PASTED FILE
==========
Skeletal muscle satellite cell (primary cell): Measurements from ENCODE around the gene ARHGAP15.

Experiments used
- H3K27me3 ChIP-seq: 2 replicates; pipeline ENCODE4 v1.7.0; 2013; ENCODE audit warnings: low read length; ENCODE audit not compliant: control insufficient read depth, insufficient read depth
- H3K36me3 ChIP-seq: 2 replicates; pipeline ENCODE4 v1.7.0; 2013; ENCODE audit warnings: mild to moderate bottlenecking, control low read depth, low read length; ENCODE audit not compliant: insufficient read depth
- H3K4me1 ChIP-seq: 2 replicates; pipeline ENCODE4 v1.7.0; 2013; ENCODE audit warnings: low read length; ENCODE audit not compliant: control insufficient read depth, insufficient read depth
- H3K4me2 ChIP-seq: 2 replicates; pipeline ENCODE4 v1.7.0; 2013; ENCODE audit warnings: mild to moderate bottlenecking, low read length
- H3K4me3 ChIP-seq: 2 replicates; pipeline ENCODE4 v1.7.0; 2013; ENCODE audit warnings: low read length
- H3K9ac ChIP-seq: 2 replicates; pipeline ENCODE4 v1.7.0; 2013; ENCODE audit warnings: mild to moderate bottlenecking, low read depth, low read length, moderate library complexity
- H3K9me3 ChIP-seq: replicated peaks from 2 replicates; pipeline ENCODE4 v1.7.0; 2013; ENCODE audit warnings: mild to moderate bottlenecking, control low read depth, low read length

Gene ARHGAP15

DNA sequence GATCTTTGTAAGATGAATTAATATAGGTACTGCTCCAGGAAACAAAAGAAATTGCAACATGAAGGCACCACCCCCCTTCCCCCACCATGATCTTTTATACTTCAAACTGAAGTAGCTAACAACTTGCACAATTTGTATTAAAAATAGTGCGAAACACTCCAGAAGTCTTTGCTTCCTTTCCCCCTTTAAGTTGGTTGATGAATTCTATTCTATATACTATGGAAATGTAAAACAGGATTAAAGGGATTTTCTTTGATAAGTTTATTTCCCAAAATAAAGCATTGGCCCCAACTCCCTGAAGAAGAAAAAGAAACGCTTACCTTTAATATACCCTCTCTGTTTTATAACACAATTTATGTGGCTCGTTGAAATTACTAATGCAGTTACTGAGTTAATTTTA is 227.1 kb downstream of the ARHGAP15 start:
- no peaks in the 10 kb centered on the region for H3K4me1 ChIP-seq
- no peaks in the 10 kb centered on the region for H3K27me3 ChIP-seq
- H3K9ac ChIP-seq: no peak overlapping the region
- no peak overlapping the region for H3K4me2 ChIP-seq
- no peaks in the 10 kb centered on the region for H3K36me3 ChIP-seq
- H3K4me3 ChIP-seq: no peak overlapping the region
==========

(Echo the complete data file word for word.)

Skeletal muscle satellite cell (primary cell): Measurements from ENCODE around the gene ARHGAP15.

Experiments used
- H3K27me3 ChIP-seq: 2 replicates; pipeline ENCODE4 v1.7.0; 2013; ENCODE audit warnings: low read length; ENCODE audit not compliant: control insufficient read depth, insufficient read depth
- H3K36me3 ChIP-seq: 2 replicates; pipeline ENCODE4 v1.7.0; 2013; ENCODE audit warnings: mild to moderate bottlenecking, control low read depth, low read length; ENCODE audit not compliant: insufficient read depth
- H3K4me1 ChIP-seq: 2 replicates; pipeline ENCODE4 v1.7.0; 2013; ENCODE audit warnings: low read length; ENCODE audit not compliant: control insufficient read depth, insufficient read depth
- H3K4me2 ChIP-seq: 2 replicates; pipeline ENCODE4 v1.7.0; 2013; ENCODE audit warnings: mild to moderate bottlenecking, low read length
- H3K4me3 ChIP-seq: 2 replicates; pipeline ENCODE4 v1.7.0; 2013; ENCODE audit warnings: low read length
- H3K9ac ChIP-seq: 2 replicates; pipeline ENCODE4 v1.7.0; 2013; ENCODE audit warnings: mild to moderate bottlenecking, low read depth, low read length, moderate library complexity
- H3K9me3 ChIP-seq: replicated peaks from 2 replicates; pipeline ENCODE4 v1.7.0; 2013; ENCODE audit warnings: mild to moderate bottlenecking, control low read depth, low read length

Gene ARHGAP15

DNA sequence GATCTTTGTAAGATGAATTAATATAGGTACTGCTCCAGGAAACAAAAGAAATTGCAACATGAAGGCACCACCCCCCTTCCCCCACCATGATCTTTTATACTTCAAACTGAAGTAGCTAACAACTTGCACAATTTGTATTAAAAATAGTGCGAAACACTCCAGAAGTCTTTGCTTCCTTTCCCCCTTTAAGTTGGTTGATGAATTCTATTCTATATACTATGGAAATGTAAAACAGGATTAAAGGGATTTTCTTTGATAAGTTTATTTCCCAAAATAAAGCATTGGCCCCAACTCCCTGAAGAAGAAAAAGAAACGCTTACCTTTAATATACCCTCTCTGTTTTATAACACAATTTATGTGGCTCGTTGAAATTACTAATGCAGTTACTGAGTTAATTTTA is 227.1 kb downstream of the ARHGAP15 start:
- no peaks in the 10 kb centered on the region for H3K4me1 ChIP-seq
- no peaks in the 10 kb centered on the region for H3K27me3 ChIP-seq
- H3K9ac ChIP-seq: no peak overlapping the region
- no peak overlapping the region for H3K4me2 ChIP-seq
- no peaks in the 10 kb centered on the region for H3K36me3 ChIP-seq
- H3K4me3 ChIP-seq: no peak overlapping the region